The Computer Culture Reader

The Computer Culture Reader




The Computer Culture Reader brings together a multi-disciplinary group of scholars to probe the underlying structures and overarching implications of the ways in which people and computers collaborate in the production of meaning. The contributors navigate the heady and sometimes terrifying atmosphere surrounding the digital revolution in an attempt to take its measure through examinations of community and modes of communication, representation, information-production, learning, work, and play. The authors address questions of art, reality, literacy, history, heroism, commerce, crime, and death, as well as specific technologies ranging from corporate web portals and computer games to social networking applications and virtual museums. In all, the essayists work around and through the notion that the desire to communicate is at the heart of the digital age, and that the opportunity for private and public expression has taken a commanding hold on the modern imagination. The contributors argue, ultimately, that the reference field for the technological and cultural changes at the root of the digital revolution extends well beyond any specific locality, nationality, discourse, or discipline. Consequently, this volume advocates for an adaptable perspective that delivers new insights about the robust and fragile relationships between computers and people.

Product Details

ISBN-13: 9781847185563
Publisher: Cambridge Scholars Publishing
Publication date: 05/01/2009
Pages: 310
Product dimensions: 6.00(w) x 8.30(h) x 1.10(d)

About the Author

Joseph R. Chaney is an Associate Professor of English and the Director of General Education at Indiana University South Bend. He has published articles on the history of rhetoric, Shakespearean drama, and eighteenth-century autobiography. For seven years he has chaired the Computer Culture Area of the Southwest/Texas Popular Culture and American Cultures Association. He is also an award-winning commentator for WVPE Radio, an NPR station. Judd Ethan Ruggill is an Assistant Professor of Communication Studies at Arizona State University and Co-Director of the Learning Games Initiative, a transdisciplinary, inter-institutional research group that studies, teaches with, and builds computer games. His scholarly work has appeared in a variety of books, journals, and periodicals, including Communication and Critical/Cultural Studies, M/C Journal, Works and Days, FLOW, TEXT Technology, The International Digital Media and Arts Association Journal, and The Chronicle of Higher Education. He is co-author with Ken Mc Allister of Fluency in Play: Computer Game Design for Foreign Language Pedagogy (CERCLL, 2008) and the forthcoming Defining Games: Coming to Terms With a New Medium (U. of Alabama Press). Ken S. Mc Allister is an Associate Professor of Rhetoric at the University of Arizona and Co-Director of the Learning Games Initiative. He has been Executive Director of Alternative Educational Environments, Co-Chair of the International Digital Media and Arts Association's Game Studies Special Interest Group, a Project Director for the Center for Educational Resources in Culture, Language, and Literacy, and is currently a member of the National Science Foundation's iPlant Collaborative. His book Game Work: Language, Power, and Computer Game Culture (U. of Alabama Press, 2004) is now in its second printing and received a Choice Outstanding Academic Title award in 2005.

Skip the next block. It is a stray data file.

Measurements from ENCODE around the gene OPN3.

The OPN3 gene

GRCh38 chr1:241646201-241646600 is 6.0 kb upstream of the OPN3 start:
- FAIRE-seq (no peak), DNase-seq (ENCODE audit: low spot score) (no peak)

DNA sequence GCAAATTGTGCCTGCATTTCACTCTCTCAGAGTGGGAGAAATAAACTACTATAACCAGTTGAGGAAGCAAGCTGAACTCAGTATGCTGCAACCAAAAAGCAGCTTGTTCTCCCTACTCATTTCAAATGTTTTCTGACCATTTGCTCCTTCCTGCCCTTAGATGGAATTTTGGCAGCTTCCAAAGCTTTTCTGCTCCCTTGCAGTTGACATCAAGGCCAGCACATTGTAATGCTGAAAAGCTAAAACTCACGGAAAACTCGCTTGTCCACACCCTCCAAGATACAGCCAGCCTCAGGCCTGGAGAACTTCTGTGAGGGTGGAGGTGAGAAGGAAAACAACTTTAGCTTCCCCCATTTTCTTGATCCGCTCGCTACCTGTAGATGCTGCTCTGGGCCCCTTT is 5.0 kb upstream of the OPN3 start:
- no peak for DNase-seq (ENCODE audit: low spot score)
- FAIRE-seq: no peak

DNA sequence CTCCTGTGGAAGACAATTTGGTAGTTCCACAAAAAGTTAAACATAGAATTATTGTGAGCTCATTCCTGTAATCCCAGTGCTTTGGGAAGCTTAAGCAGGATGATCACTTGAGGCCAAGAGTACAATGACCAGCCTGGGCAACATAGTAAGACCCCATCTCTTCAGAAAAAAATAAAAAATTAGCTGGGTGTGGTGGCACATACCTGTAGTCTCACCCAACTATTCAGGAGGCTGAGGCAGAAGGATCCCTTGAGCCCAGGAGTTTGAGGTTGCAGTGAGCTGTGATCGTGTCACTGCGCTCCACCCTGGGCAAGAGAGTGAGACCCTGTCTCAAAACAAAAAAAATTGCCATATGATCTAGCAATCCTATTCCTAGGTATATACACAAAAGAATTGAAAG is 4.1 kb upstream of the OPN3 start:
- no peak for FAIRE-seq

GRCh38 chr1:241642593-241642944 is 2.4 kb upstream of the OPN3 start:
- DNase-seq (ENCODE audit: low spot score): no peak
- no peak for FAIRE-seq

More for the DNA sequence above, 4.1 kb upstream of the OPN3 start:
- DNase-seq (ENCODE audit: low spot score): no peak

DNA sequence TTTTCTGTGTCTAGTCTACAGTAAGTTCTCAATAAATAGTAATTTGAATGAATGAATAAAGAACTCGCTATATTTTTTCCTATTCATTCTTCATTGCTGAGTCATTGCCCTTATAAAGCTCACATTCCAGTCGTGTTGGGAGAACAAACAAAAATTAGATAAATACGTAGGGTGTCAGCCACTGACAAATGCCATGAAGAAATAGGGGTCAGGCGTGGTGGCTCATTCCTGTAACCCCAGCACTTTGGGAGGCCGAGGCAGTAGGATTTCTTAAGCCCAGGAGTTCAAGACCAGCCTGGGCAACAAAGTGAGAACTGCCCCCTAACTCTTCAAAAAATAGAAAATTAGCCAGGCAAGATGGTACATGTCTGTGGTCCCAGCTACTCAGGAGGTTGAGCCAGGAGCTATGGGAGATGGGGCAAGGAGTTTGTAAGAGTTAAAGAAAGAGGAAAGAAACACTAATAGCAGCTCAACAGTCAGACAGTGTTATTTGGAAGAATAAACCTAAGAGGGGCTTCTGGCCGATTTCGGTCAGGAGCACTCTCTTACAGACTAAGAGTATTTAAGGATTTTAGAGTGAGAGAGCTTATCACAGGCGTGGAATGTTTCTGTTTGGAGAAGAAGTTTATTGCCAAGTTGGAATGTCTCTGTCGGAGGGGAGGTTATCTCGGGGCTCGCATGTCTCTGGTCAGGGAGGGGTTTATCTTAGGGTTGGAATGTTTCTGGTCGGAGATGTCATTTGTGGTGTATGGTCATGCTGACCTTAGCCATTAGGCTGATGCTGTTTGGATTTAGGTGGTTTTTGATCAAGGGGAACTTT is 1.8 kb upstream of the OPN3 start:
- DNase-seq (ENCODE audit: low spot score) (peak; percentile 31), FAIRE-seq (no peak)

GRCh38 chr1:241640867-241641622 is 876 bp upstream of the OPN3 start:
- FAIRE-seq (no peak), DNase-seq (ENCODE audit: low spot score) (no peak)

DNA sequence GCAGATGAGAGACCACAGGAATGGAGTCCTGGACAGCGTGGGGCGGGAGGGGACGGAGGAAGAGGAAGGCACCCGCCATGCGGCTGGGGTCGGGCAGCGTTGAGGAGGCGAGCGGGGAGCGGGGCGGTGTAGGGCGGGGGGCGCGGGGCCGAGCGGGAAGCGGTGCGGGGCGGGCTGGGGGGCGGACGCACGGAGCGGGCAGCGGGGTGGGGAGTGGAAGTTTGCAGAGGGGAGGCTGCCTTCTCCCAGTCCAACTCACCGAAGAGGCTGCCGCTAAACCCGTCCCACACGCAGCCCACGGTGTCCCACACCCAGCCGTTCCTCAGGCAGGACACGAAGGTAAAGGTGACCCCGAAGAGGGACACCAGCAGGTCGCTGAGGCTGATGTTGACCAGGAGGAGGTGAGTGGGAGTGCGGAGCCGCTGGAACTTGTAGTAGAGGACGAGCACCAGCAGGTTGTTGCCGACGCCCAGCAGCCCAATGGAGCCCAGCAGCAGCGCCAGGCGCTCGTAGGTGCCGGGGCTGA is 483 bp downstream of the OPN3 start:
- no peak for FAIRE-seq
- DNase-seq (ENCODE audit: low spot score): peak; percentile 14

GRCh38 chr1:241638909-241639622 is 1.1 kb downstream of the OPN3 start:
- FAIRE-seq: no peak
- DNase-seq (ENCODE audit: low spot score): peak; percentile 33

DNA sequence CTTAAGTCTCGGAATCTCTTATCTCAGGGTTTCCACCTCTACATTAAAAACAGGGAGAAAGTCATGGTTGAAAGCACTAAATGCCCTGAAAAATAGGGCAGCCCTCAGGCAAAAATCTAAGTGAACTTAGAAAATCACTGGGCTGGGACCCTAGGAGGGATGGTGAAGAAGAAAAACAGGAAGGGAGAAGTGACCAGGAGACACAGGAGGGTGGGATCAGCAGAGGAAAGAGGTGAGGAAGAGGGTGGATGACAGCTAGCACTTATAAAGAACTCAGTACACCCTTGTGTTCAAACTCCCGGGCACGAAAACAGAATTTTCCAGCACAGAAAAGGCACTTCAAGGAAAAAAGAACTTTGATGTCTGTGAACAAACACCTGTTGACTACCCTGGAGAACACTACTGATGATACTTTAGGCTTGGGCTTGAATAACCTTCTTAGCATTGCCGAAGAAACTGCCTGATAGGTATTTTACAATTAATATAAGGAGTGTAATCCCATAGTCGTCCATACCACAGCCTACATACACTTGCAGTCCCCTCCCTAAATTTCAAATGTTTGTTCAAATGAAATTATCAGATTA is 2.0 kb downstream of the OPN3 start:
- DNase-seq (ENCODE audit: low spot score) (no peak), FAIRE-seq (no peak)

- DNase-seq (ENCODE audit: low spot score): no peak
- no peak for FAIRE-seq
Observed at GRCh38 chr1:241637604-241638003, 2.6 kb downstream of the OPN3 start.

Table of Contents

Introduction 1

1 More Real than Real: The ur-Reality of World of Warcraft Marlin Bates 9

2 We Are Blog: Implications of Viewing the Blogosphere as a System Andrew Chen 25

3 Speech Hacks James Brown 44

4 The Personal as Public: Identity Construction/Fragmentation Online James Schirmer 61

5 New Media Objects of WWII: Kenneth Burke's Intersection with Computer Culture Jason Thompson 73

6 The New Literacy Challenge: Coming to Terms with the Processes and Practices of Digitization Jeff Rutenbeck 90

7 Aesthetic Reproduction in Japanese Computer Culture: The Dialectical Histories of Manga, Anime, and Computer Games Jennifer de Winter 108

8 Fantasy and Finance: Play Money and Computer Game Culture Joyce Goggin 125

9 Codifying Crime: A Hacker's Guide to Computer Culture Kevin Moberly 137

10 Through an Interface Darkly: Consumer Power and Agency on the Commercial Web Kylie Jarrett 159

11 Death by Computer Marcel O'Gorman 176

12 Dionysius and Savonarola: The Historic Split in Web Design Margaret Batschelet 192

13 The Uneasy Co-Existence of a "Culture of Ease" and a "Culture of Dummies" Mary-Louise Craven 212

14 "Nothing But Severed Heads in Jars": The Transhumanist Vision and Theories of Technology Ron Scott 225

15 Art in the Age of Cyberia: The Obsolescence of the Original? Monica Kjellman-Chapin 240

16 Playing with the Past Nicholas White 256

Appendix Chronology of Computer Culture Daniel Griffin 270

Notes 278

Bibliography 289

About the Contributors 318

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